Fritz Lang’s stark thriller about a cop fighting city-wide corruption is also a classic tale of revenge and redemption. After a senior policeman kills himself, detective Dave Bannion (Ford) begins to suspect a cover-up between his superiors, local politicians and a seemingly inviolate crime-lord. Persisting with his investigations, he comes under attack, at which point his mission turns personal rather than professional. Famous for its (off-screen) violence – notably a scene involving Gloria Grahame, Lee Marvin and boiling coffee – Lang’s film is pacy, unsentimental and to the point in exploring the thin line between the law and rough justice. The robust direction, terse script and unfussy performances ensure the movie feels strangely modern.


USA 1947. Dir Edward Dmytryk. With Gloria Grahame, Robert Mitchum, Robert Ryan, Robert Young. 86min. 35mm. PG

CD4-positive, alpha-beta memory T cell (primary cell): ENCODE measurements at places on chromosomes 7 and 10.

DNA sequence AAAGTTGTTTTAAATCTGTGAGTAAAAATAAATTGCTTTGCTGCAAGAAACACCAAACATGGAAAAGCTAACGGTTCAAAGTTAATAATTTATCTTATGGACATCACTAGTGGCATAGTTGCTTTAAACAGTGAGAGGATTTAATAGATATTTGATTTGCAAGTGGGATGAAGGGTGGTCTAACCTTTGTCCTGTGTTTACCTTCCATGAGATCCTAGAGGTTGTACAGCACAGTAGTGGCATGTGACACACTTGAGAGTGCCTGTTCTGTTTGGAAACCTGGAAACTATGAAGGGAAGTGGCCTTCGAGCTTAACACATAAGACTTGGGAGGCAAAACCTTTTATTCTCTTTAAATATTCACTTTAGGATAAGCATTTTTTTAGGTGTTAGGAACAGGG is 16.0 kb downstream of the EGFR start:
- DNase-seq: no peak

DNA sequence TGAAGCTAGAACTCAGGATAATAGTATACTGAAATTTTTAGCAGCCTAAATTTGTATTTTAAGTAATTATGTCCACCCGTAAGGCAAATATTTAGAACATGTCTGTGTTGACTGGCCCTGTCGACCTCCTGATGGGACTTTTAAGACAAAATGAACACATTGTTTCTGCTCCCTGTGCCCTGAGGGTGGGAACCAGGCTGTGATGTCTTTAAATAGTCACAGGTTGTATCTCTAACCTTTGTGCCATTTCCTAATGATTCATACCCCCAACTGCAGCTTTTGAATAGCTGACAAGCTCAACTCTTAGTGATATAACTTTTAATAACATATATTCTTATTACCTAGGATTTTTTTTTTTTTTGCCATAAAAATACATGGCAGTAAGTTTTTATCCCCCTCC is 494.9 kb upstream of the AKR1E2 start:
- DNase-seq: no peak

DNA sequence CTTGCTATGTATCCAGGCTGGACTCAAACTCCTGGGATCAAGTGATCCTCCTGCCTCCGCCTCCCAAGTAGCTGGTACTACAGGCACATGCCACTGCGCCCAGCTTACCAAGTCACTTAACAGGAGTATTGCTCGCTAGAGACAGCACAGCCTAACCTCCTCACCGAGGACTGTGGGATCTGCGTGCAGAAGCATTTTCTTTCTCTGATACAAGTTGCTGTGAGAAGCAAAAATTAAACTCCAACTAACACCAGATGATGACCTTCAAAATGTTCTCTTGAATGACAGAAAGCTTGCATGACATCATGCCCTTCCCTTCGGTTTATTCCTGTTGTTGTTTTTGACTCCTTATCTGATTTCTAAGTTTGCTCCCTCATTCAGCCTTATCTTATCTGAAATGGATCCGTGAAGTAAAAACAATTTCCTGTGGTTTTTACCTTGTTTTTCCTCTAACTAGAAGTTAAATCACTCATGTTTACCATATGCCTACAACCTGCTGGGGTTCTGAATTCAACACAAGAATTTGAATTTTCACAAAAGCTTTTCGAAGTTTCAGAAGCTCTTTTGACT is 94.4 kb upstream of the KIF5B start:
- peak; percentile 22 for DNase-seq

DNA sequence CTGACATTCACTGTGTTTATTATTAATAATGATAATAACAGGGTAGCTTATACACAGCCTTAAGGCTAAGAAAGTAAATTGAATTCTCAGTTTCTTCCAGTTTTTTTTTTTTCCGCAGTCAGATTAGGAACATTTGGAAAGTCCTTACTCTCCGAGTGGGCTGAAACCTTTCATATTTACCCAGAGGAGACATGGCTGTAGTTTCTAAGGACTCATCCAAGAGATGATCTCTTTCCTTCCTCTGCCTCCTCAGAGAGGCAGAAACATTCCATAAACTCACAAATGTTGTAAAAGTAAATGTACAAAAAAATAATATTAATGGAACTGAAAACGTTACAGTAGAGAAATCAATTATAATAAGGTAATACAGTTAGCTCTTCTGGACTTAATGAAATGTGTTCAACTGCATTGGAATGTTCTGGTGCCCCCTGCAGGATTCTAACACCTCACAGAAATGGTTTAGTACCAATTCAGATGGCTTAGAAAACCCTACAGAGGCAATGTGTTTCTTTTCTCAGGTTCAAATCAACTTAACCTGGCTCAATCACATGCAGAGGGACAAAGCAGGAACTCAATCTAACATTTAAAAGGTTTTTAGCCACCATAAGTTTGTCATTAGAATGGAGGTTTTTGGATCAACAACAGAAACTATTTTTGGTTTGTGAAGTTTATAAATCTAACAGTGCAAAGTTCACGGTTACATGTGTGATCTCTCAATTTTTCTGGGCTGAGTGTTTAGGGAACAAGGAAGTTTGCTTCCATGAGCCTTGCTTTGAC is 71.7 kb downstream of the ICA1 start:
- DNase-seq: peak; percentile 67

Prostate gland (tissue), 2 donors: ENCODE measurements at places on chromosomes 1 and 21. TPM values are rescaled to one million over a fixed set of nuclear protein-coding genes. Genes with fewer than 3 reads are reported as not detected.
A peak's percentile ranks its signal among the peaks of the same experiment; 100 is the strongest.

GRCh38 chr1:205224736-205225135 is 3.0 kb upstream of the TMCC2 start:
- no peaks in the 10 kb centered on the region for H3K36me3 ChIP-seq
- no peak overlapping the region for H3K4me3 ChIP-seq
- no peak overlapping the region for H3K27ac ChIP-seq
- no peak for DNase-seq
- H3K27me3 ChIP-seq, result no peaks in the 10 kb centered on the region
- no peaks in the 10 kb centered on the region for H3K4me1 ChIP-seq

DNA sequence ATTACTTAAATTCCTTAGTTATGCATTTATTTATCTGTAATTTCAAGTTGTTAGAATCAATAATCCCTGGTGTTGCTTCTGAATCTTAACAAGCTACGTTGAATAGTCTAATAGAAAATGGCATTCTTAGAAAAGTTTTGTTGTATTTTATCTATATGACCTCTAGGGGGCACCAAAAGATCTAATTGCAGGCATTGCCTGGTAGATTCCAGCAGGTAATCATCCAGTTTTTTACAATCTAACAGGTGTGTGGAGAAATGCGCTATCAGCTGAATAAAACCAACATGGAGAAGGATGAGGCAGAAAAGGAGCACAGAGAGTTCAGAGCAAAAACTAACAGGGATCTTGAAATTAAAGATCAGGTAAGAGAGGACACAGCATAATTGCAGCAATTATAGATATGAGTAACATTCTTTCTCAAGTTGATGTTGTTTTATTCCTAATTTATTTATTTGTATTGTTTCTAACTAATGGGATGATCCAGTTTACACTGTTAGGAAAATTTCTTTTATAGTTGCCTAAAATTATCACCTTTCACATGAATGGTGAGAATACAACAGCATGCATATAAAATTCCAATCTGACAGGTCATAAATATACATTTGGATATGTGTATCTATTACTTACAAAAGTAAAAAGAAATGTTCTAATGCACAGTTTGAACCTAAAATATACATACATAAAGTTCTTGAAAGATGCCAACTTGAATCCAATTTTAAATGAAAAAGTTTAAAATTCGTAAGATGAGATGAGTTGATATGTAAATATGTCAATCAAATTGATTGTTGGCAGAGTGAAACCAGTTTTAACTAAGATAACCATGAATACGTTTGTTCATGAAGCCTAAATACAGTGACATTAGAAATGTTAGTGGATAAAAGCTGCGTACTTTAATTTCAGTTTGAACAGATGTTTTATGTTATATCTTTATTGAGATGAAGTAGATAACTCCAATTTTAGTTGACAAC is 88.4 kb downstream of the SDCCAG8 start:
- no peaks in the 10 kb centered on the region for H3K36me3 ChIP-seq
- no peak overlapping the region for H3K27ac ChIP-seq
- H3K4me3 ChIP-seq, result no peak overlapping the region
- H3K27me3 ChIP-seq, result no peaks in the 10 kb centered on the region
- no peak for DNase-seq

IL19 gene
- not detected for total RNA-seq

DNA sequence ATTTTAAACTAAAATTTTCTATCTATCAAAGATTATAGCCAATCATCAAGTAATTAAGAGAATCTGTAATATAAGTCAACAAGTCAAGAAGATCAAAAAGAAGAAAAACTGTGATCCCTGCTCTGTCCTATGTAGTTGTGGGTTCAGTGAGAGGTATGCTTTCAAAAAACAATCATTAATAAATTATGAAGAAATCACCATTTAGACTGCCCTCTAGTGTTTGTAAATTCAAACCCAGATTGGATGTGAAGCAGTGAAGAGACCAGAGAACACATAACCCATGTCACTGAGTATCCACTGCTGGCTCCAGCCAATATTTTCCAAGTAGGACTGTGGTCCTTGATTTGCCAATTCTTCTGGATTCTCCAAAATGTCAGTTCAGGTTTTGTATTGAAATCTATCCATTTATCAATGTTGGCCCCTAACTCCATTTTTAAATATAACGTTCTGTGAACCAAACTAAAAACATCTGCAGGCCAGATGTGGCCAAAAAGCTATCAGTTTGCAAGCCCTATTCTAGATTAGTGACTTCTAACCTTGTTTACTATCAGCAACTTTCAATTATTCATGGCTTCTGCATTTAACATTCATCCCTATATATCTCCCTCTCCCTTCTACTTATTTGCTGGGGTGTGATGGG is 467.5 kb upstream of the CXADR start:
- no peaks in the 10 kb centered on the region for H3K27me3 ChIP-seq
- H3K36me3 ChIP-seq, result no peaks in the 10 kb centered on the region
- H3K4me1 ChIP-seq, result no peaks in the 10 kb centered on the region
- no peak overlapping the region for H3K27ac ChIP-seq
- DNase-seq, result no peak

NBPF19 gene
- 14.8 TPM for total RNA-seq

This was one of Grahame’s earliest substantial roles. Her portrayal of a dance-hall girl who witnesses a murder earned her an Oscar® nomination and also set the mould for her screen persona. As the police investigation into the crime leads to a manhunt for a missing GI, the film takes an uncompromising look at the problems men had readjusting to life after war.

WED 15 NOV 18:30 NFT2 / SAT 18 NOV 18:30 NFT2

Sudden Fear + intro by Adrian Wootton OBE, CEO of Film London*

USA 1952. Dir David Miller. With Gloria Grahame, Joan Crawford, Jack Palance. 111min. Digital. PG

Gloria Grahame read Macbeth in preparation for the role of Irene Neves – looking to Lady Macbeth to locate the emotional drive to manipulate a man to murder, as she does with Palance’s actor-cum-fraudster Lester Blaine. Joan Crawford is at the film’s core and plays the melodramatic angle to perfection but Grahame is compelling as the driving force behind the murderous plot


USA 1952. Dir Vincente Minnelli. With Gloria Grahame, Kirk Douglas, Lana Turner, Dick Powell, Walter Pidgeon. 118min. 35mm. PG